In a troubled economy, New Hampshire’s baby boomers are holding onto their jobs while 20-somethings start their careers. Granite State businesses are looking at how—and whether—to accommodate generational differences among their employees.
Millennials are in their teens to early thirties, and they often get a bad rap for being tough to work with. On YouTube, a fake training video, “Millennials in the Workplace,” has gone viral in recent months.
“A new type of worker has entered the workforce,” says the video’s narrator. “They’re called millennials, and they’re terrible.”
In one of the staged workplace situations, a younger worker delivers paperwork to her manager. “Morgan did exactly what was asked of her,” says the narrator. “Nothing more, nothing less. She expects a raise and promotion.”
According to University of New Hampshire professor of management Paul Harvey, there’s some truth in the stereotypes. He studies entitlement in the workplace, and his research shows there’s a stronger sense of it among younger workers.
“People who have a sense of entitlement by definition have a very inflated view of themselves,” said Harvey. “With those inflated self-perceptions come inflated expectations which they expect you as a manager to fulfill for them.”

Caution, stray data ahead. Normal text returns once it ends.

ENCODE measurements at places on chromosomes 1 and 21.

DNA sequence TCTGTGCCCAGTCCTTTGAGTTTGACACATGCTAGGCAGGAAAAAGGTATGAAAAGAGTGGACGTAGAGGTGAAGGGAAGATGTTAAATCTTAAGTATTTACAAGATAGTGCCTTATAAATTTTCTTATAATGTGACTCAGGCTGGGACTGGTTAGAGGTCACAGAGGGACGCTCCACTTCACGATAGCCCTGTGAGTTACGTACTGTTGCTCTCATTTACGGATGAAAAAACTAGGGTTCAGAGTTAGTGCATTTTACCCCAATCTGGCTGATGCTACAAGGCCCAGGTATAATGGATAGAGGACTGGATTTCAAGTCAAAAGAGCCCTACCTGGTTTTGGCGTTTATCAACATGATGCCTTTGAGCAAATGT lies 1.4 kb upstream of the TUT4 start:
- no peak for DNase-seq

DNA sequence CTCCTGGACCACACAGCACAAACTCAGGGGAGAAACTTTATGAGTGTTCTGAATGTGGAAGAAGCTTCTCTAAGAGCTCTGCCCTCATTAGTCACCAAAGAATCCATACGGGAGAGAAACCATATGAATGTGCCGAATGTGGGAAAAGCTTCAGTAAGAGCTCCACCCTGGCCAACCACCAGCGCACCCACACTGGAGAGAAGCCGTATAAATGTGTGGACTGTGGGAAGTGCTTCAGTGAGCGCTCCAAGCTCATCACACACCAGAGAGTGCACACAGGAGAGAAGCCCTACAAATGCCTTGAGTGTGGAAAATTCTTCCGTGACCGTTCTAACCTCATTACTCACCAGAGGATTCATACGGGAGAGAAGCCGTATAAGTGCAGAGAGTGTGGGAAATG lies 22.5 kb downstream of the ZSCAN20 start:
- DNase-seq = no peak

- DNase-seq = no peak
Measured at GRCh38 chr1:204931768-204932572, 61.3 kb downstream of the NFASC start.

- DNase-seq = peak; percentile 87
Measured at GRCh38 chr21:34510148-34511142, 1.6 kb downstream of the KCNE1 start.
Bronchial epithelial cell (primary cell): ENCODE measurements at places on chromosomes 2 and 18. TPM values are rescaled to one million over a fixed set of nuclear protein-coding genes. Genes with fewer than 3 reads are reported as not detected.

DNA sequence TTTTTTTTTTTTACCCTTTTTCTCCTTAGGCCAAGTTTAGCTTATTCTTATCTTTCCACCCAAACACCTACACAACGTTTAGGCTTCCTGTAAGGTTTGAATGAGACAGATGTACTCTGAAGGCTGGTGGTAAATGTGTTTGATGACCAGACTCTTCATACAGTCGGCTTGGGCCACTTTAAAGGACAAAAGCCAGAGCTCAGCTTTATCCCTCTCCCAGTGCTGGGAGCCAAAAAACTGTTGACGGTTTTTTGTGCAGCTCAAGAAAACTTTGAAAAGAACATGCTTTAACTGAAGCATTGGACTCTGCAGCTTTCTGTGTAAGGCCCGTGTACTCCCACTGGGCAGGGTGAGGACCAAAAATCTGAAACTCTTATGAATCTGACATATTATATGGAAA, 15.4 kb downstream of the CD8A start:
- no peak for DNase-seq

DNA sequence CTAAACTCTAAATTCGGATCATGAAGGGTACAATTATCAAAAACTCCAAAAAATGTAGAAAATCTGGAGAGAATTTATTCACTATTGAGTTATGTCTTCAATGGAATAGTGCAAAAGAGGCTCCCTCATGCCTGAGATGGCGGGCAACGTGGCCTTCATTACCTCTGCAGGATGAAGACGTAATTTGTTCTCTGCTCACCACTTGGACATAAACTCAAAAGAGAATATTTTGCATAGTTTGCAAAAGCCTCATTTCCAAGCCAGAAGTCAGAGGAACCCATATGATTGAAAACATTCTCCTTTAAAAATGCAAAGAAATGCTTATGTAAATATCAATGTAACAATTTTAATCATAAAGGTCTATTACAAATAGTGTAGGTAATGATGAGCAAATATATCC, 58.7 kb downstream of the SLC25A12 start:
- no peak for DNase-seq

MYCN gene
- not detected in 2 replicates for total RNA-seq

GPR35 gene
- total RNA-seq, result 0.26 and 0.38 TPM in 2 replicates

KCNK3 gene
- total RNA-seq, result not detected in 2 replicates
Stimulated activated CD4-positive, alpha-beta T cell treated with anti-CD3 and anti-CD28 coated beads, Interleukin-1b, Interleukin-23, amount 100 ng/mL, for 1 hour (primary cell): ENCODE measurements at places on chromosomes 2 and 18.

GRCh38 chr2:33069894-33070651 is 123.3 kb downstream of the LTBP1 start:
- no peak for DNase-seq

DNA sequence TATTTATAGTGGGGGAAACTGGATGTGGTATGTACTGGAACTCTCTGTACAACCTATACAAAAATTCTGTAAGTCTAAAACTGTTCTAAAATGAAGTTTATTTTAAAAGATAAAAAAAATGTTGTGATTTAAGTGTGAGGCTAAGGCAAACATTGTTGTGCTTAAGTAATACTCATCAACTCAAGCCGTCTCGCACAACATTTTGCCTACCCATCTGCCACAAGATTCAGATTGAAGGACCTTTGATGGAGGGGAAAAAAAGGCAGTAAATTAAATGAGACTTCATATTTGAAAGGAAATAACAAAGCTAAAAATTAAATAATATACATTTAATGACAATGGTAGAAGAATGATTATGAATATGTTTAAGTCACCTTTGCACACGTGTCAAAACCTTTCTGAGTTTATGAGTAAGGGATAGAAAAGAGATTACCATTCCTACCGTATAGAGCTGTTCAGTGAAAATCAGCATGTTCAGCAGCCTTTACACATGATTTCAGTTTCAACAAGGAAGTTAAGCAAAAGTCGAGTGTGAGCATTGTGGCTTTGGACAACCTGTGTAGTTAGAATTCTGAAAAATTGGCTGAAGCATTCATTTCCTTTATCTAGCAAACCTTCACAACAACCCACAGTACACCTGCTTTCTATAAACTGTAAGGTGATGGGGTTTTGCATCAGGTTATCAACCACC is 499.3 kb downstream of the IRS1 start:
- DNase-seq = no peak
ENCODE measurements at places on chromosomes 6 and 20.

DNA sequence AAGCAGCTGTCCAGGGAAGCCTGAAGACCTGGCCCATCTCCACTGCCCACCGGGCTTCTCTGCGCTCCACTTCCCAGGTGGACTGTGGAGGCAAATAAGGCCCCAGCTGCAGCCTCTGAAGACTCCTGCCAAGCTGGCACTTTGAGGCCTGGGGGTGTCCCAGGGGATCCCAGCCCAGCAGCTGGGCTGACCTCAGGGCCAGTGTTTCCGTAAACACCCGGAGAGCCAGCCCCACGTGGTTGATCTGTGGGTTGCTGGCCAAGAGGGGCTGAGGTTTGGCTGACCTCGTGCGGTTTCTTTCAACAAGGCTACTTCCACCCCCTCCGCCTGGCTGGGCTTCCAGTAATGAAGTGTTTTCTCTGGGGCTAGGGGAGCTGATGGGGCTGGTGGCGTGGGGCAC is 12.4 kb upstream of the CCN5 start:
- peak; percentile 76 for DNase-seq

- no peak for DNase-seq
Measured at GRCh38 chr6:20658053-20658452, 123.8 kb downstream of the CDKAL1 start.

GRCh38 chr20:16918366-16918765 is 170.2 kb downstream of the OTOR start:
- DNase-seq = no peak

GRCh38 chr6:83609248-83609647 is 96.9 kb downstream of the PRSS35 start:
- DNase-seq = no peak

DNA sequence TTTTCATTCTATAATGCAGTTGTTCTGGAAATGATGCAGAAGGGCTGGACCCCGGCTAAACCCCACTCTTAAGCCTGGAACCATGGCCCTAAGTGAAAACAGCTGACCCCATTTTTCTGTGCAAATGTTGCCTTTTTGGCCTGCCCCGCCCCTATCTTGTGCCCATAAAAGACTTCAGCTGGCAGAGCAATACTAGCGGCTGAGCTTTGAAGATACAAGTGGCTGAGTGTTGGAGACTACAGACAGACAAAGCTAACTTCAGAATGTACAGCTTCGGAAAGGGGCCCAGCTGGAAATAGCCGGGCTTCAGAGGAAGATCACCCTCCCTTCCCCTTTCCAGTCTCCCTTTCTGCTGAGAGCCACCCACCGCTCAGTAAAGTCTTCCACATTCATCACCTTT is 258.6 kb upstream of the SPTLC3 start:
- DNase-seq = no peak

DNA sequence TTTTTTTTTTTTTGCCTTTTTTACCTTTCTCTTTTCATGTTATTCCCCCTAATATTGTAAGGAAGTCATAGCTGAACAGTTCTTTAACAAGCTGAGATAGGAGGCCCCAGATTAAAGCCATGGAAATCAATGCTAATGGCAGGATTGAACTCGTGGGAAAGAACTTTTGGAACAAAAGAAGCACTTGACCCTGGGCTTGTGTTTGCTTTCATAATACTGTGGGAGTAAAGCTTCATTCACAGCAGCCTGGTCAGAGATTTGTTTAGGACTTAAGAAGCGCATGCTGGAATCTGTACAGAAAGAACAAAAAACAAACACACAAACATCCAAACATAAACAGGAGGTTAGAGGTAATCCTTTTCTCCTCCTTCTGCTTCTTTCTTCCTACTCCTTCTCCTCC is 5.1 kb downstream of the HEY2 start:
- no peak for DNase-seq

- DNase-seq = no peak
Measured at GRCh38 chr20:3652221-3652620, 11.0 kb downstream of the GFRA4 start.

And of course that can make younger employees hard to work with. Harvey said entitled employees won’t take negative feedback and tend to blame others for their mistakes.
“I have talked to managers whose solution to dealing with conflict between older and younger employees is to separate them completely,” he said.
These days, more New Hampshire businesses are dealing with different attitudes in intergenerational workplaces. As millennials join the workforce, baby boomers are hanging onto their jobs and delaying retirement. Ten years ago, about 15% of Granite Staters over age 65 were in the workforce, according to the Bureau of Labor Statistics. Last year that was up to 22%.
Hypertherm is a manufacturing company based in Lebanon, New Hampshire. Some of its employees are in their seventies. Others are newly minted college grads who have had to adjust their expectations.
“Getting out of school it was like, yeah, I feel like I’m gonna get promoted in a year or two and keep moving up,” said 25-year-old Jeff Ortakales.
“When I graduated I thought I was going to end up with some awesome role,” said Kimberly Gage, also 25. “And I do have an awesome role, but I’m at the bottom of the totem pole.”
Also working at Hypertherm is 51-year-old Stacey Chiocchio, a baby boomer.
“There is a bit of people wanting to be at a certain level, have a certain job title, have certain responsibilities,” said Chiocchio. “But they just don’t have it because they haven’t had that time in the seat. My generation knew you bide your time, and you work hard.”
Hypertherm recruiter Sarah Dwyer said generational differences probably come from the way younger workers were raised.
“Everybody’s a winner,” she said. “Everybody is fabulous. We spoil our children.”